• Steven Caulker’s second half header earned Cardiff City three points in the Premier League’s first Welsh Derby. It was a cagey affair that saw both sides nullify their opponent’s strengths in midfield. The main source of attack came from long diagonals behind the left back – it led to openings for Swansea in the first half, and the corner that led to Caulker’s goal in the second. Cardiff City manager Malky Mackay stated pre-match that his men had to get it right tactically to earn three points, and that’s what they did.

Results: Newcastle 2-0 Chelsea, Hull City 1-0 Sunderland, West Brom 2-0 Crystal Palace, West Ham 0-0 Aston Villa, Manchester City 7-0 Norwich City, Stoke City 1-1 Southampton, Manchester United 3-1 Fulham, Arsenal 2-0 Liverpool, Everton 0-0 Tottenham, Cardiff City 1-0 Swansea City

Weekend Stats

  • Cardiff City v Swansea City was the first ever top-flight fixture in England not to feature any English teams.
  • Spurs have only conceded one league goal in the first half of Premier League games this season, fewer than any other team.
  • Asmir Begovic’s goal 13 seconds into Stoke City’s match against Southampton makes him the FIFTH goalkeeper to score a Premier League goal and the previous fastest was in the 62nd minute.
  • Manchester United’s total of 14 points after nine matches is seven points less than they had at this point last season.
  • José Mourinho suffers his worst Premier League defeat as Chelsea manager since a 2-0 defeat at Aston Villa in September 2007.
  • Arsenal has lost 28 Premier League matches in the month of November, more than in any other month. Under Wenger, have lost 22 of 67 in November (33%).

Infostrada Sports (@InfostradaLive) provides all the stats in this recap.

Tune into the 2 Guys and a MIKE podcast as it returns this week. Subscribe to it on I-Tunes!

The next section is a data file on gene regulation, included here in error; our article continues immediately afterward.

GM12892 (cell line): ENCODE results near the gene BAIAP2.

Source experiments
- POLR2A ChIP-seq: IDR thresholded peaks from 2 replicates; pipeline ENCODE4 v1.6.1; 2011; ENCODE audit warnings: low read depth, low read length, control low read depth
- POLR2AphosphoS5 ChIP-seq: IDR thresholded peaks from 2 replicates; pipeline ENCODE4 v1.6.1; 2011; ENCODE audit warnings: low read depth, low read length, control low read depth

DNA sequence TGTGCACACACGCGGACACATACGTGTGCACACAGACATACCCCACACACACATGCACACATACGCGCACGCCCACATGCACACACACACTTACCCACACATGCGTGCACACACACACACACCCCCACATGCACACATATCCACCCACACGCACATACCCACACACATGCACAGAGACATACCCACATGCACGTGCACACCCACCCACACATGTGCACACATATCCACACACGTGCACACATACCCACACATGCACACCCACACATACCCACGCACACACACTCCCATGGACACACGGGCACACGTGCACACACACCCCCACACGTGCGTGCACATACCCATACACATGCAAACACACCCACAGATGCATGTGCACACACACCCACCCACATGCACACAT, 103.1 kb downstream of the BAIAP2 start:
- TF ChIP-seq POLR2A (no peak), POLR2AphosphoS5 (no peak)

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Posted by on November 4, 2013 in EPL Notebook, Published Work

 

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Moyes’ Alterations Lead Manchester United to Community Shield Glory

ImageRobin Van Persie’s brace left Manchester United supporters jubilant at Wembley this afternoon. It was a sigh of relief for Mancunian’s around the world, but most importantly David Moyes, who smiled as his players celebrated their Community Shield victory.

Moyes faces the daunting task of living up to Sir Alex Ferguson’s legacy, but the Scotsman seemed calm in his post-match conference, and was keen on giving Ferguson full credit for his side’s victory.

“I class that as another piece of silverware for Sir Alex. I was in charge, but the ones

going forward will be down to me,” Moyes said.

This was not an impressive United performance, but Van Persie’s goal in the opening seven minutes was vital, thus leading to their dominance throughout the match. It’s become evident that besides Mourinho, Moyes will be vigilantly assessed, ridiculed and praised by the media throughout the season.

Yet, unlike most Community Shield encounters in the past, today’s match was somewhat important for Ferguson’s successor. It was the start of a new era, and with that came a different approach to United’s style. Now these weren’t monumental adjustments, but merely minor tweaks that showcased Moyes’ tactical prowess.